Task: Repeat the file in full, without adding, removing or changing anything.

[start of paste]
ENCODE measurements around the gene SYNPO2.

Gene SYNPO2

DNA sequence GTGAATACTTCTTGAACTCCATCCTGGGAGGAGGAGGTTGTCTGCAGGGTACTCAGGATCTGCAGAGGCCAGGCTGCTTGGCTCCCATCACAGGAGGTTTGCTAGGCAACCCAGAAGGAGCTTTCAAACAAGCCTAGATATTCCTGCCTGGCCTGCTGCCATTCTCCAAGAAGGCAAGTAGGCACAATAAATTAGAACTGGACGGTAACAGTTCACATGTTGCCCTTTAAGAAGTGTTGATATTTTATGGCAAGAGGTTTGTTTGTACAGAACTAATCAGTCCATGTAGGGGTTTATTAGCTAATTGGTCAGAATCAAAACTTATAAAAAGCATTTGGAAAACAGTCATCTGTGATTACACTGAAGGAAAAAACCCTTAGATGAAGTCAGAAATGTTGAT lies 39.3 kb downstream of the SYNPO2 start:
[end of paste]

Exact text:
ENCODE measurements around the gene SYNPO2.

Gene SYNPO2

DNA sequence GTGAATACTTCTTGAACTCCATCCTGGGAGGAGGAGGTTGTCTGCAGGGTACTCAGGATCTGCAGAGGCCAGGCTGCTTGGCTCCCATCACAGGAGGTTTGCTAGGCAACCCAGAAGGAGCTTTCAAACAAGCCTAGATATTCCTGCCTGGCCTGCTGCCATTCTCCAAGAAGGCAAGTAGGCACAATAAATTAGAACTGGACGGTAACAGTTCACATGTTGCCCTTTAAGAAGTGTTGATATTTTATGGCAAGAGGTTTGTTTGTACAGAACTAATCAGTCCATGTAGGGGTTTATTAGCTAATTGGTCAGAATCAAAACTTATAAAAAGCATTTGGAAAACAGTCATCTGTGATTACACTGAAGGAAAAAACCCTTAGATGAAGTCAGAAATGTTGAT lies 39.3 kb downstream of the SYNPO2 start: